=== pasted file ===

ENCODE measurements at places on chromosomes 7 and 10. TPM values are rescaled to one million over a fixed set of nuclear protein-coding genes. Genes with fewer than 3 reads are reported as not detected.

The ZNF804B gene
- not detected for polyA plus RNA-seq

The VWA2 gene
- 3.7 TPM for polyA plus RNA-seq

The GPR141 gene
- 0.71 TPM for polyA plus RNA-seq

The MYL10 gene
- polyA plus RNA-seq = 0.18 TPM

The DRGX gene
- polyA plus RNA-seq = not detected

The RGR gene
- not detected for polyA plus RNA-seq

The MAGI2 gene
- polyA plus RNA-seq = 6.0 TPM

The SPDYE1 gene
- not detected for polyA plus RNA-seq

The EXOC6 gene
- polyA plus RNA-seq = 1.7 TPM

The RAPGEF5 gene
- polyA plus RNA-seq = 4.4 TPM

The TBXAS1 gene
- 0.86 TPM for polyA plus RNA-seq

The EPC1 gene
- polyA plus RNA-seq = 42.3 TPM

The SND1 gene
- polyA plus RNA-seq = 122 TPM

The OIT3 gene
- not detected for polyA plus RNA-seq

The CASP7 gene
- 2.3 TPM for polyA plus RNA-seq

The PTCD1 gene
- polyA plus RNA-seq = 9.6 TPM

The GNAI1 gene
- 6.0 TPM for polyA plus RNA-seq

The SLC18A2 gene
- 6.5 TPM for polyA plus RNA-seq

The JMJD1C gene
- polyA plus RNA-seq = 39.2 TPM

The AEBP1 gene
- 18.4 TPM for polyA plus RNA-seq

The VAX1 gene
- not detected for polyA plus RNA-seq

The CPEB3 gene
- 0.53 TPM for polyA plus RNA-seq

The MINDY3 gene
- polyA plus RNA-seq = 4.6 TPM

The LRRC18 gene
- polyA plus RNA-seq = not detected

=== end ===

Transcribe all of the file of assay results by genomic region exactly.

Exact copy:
ENCODE measurements at places on chromosomes 7 and 10. TPM values are rescaled to one million over a fixed set of nuclear protein-coding genes. Genes with fewer than 3 reads are reported as not detected.

The ZNF804B gene
- not detected for polyA plus RNA-seq

The VWA2 gene
- 3.7 TPM for polyA plus RNA-seq

The GPR141 gene
- 0.71 TPM for polyA plus RNA-seq

The MYL10 gene
- polyA plus RNA-seq = 0.18 TPM

The DRGX gene
- polyA plus RNA-seq = not detected

The RGR gene
- not detected for polyA plus RNA-seq

The MAGI2 gene
- polyA plus RNA-seq = 6.0 TPM

The SPDYE1 gene
- not detected for polyA plus RNA-seq

The EXOC6 gene
- polyA plus RNA-seq = 1.7 TPM

The RAPGEF5 gene
- polyA plus RNA-seq = 4.4 TPM

The TBXAS1 gene
- 0.86 TPM for polyA plus RNA-seq

The EPC1 gene
- polyA plus RNA-seq = 42.3 TPM

The SND1 gene
- polyA plus RNA-seq = 122 TPM

The OIT3 gene
- not detected for polyA plus RNA-seq

The CASP7 gene
- 2.3 TPM for polyA plus RNA-seq

The PTCD1 gene
- polyA plus RNA-seq = 9.6 TPM

The GNAI1 gene
- 6.0 TPM for polyA plus RNA-seq

The SLC18A2 gene
- 6.5 TPM for polyA plus RNA-seq

The JMJD1C gene
- polyA plus RNA-seq = 39.2 TPM

The AEBP1 gene
- 18.4 TPM for polyA plus RNA-seq

The VAX1 gene
- not detected for polyA plus RNA-seq

The CPEB3 gene
- 0.53 TPM for polyA plus RNA-seq

The MINDY3 gene
- polyA plus RNA-seq = 4.6 TPM

The LRRC18 gene
- polyA plus RNA-seq = not detected